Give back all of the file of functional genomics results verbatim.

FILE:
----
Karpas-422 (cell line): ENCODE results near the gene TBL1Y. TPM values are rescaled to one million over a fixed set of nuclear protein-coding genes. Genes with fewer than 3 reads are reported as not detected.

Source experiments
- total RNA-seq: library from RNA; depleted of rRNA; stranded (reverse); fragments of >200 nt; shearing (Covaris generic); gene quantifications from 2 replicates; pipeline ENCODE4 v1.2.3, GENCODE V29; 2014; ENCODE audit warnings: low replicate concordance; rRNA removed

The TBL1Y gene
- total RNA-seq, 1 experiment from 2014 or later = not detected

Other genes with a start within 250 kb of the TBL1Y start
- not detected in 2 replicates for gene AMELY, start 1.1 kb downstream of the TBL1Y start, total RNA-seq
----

Karpas-422 (cell line): ENCODE results near the gene TBL1Y. TPM values are rescaled to one million over a fixed set of nuclear protein-coding genes. Genes with fewer than 3 reads are reported as not detected.

Source experiments
- total RNA-seq: library from RNA; depleted of rRNA; stranded (reverse); fragments of >200 nt; shearing (Covaris generic); gene quantifications from 2 replicates; pipeline ENCODE4 v1.2.3, GENCODE V29; 2014; ENCODE audit warnings: low replicate concordance; rRNA removed

The TBL1Y gene
- total RNA-seq, 1 experiment from 2014 or later = not detected

Other genes with a start within 250 kb of the TBL1Y start
- not detected in 2 replicates for gene AMELY, start 1.1 kb downstream of the TBL1Y start, total RNA-seq